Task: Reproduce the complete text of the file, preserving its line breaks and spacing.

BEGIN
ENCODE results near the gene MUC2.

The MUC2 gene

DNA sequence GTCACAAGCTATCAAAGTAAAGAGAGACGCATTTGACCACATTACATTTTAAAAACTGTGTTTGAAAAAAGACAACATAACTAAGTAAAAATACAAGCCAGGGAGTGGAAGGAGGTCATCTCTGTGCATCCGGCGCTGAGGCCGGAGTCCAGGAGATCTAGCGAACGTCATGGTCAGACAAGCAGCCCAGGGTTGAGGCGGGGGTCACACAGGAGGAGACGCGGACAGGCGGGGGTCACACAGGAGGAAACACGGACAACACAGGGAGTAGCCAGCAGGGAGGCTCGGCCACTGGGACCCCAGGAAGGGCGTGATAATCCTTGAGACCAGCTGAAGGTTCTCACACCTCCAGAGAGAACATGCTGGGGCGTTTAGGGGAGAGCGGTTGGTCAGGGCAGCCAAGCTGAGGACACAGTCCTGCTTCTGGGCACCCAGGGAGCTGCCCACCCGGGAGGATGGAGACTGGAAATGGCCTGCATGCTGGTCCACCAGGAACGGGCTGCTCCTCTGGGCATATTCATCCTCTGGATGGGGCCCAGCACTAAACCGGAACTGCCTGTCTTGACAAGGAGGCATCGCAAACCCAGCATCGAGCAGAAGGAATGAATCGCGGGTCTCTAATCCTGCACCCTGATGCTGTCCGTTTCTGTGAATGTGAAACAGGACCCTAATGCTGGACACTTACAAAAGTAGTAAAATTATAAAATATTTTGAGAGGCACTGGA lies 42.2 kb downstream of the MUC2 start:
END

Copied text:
ENCODE results near the gene MUC2.

The MUC2 gene

DNA sequence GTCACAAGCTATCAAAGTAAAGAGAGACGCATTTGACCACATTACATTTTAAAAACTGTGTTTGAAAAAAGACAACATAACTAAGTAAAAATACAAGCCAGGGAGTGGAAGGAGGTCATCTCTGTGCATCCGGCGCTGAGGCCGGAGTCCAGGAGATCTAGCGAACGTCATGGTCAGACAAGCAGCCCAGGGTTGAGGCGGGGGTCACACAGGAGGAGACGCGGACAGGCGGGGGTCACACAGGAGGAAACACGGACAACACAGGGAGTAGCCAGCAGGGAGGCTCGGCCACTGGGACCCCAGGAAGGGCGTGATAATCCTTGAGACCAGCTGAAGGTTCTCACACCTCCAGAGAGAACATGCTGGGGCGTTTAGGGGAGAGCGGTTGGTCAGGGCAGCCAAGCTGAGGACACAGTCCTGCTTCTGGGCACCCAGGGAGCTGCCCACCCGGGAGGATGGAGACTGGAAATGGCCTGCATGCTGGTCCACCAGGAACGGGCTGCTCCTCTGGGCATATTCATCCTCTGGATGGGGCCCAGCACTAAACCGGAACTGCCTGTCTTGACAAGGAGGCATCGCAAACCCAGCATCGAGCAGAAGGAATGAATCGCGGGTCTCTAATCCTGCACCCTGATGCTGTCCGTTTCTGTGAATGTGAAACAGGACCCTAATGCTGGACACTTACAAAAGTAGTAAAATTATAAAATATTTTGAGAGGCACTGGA lies 42.2 kb downstream of the MUC2 start: